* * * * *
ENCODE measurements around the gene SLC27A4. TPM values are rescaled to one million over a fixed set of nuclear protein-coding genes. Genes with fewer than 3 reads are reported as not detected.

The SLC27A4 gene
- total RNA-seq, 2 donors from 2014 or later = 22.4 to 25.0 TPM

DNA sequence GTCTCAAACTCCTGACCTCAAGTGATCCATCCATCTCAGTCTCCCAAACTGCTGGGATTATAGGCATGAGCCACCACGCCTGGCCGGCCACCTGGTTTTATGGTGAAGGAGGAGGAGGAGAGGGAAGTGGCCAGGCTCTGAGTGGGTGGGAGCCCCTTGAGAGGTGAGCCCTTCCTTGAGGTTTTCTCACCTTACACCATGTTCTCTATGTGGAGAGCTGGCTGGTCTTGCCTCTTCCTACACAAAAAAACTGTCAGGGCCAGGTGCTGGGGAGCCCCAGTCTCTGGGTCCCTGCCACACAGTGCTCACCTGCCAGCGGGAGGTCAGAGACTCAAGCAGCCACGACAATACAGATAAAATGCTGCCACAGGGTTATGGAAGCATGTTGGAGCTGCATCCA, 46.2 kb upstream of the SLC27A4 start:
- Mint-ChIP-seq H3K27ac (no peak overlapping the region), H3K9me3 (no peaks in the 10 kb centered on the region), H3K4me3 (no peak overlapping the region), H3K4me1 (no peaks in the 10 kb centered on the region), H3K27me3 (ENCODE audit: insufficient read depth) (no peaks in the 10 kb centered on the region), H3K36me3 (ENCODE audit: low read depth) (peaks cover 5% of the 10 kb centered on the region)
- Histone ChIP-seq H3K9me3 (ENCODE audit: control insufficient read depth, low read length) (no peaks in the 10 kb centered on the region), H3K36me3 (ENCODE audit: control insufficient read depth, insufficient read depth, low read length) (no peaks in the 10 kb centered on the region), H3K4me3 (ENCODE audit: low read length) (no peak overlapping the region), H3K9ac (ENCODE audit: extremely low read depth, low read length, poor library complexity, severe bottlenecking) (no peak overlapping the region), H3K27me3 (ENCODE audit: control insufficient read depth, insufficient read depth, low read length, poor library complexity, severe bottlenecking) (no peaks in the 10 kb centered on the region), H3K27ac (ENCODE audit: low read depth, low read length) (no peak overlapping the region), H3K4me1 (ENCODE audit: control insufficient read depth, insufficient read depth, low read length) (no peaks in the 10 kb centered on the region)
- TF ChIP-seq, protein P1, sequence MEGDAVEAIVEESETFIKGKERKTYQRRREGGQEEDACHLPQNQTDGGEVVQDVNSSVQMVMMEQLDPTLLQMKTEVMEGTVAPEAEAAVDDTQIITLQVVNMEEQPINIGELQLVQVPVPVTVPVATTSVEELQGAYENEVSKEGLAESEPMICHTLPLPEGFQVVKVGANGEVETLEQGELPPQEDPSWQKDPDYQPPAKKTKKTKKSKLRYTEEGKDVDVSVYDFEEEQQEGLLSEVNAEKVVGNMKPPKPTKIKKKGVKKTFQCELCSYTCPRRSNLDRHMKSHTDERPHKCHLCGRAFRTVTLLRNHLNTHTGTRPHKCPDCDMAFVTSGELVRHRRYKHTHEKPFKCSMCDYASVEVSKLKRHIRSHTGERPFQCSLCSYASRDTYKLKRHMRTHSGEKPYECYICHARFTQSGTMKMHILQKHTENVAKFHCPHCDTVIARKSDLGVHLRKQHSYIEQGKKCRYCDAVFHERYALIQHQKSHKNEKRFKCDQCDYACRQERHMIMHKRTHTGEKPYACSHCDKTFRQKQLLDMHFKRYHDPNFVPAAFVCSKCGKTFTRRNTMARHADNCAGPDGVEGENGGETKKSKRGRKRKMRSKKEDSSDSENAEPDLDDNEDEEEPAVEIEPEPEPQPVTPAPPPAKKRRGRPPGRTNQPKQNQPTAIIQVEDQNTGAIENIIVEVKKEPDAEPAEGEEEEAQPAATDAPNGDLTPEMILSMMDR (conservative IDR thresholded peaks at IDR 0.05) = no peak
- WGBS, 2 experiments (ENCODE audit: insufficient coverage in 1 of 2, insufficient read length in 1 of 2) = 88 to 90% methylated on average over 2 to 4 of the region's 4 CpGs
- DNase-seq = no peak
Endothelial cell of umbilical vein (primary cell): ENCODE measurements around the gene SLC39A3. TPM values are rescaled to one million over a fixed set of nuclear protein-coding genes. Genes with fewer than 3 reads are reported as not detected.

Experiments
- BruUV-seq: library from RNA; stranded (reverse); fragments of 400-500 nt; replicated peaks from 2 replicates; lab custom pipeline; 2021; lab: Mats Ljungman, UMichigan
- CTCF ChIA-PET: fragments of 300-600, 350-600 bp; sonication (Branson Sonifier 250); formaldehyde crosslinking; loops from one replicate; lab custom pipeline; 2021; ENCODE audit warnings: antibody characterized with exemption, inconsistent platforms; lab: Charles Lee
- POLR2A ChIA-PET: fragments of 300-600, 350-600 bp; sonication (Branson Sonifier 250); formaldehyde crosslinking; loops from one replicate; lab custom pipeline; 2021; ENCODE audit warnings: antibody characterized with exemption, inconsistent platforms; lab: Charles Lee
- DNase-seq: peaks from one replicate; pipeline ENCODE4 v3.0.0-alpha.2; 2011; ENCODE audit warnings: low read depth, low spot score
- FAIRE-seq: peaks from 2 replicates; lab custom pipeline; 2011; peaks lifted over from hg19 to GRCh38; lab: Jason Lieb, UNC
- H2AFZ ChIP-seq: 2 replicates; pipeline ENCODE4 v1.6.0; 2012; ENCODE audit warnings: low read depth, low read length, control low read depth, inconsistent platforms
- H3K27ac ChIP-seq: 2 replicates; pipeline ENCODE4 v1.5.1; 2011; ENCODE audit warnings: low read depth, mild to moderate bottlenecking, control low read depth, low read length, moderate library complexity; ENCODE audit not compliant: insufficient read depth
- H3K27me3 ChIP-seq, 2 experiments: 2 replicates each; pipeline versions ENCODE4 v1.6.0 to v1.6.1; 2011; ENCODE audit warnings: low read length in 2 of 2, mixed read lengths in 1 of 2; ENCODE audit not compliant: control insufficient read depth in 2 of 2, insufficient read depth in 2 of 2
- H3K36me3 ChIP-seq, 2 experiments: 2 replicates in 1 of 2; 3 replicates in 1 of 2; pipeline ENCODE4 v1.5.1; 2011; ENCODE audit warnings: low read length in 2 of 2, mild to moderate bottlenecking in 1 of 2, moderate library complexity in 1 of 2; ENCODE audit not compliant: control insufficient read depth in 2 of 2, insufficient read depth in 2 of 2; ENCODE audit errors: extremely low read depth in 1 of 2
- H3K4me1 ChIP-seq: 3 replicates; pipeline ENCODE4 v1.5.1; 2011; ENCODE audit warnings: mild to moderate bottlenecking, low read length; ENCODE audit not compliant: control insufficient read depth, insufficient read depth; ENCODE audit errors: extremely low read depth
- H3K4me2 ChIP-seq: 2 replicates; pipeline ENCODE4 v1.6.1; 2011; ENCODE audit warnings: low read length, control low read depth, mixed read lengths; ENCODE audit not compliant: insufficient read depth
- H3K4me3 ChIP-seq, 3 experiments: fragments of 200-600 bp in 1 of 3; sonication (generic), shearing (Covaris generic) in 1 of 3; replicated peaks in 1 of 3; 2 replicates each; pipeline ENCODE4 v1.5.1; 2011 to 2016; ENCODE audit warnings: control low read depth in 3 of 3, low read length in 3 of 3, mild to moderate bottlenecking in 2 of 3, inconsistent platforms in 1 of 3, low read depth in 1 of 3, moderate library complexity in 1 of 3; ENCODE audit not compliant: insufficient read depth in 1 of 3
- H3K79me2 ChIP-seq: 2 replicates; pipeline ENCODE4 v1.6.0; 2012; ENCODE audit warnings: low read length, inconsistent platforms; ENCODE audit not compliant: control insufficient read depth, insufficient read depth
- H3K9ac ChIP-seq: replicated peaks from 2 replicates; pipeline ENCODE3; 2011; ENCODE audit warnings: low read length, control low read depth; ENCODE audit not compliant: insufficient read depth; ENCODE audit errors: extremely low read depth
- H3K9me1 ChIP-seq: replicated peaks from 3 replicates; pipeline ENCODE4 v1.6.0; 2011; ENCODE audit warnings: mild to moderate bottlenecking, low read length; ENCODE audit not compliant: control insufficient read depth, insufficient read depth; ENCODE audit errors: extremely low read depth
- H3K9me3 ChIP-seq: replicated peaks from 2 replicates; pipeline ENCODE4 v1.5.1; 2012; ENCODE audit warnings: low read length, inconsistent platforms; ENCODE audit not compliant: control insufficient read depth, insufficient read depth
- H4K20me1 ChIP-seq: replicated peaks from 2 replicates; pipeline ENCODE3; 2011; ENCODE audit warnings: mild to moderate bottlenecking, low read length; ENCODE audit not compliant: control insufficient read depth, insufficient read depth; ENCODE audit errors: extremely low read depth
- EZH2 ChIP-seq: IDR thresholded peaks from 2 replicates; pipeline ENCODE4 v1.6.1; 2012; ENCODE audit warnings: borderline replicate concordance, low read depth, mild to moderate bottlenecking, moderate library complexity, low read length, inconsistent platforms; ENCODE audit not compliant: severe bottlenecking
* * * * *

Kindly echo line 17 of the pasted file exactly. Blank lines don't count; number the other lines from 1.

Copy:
- H2AFZ ChIP-seq: 2 replicates; pipeline ENCODE4 v1.6.0; 2012; ENCODE audit warnings: low read depth, low read length, control low read depth, inconsistent platforms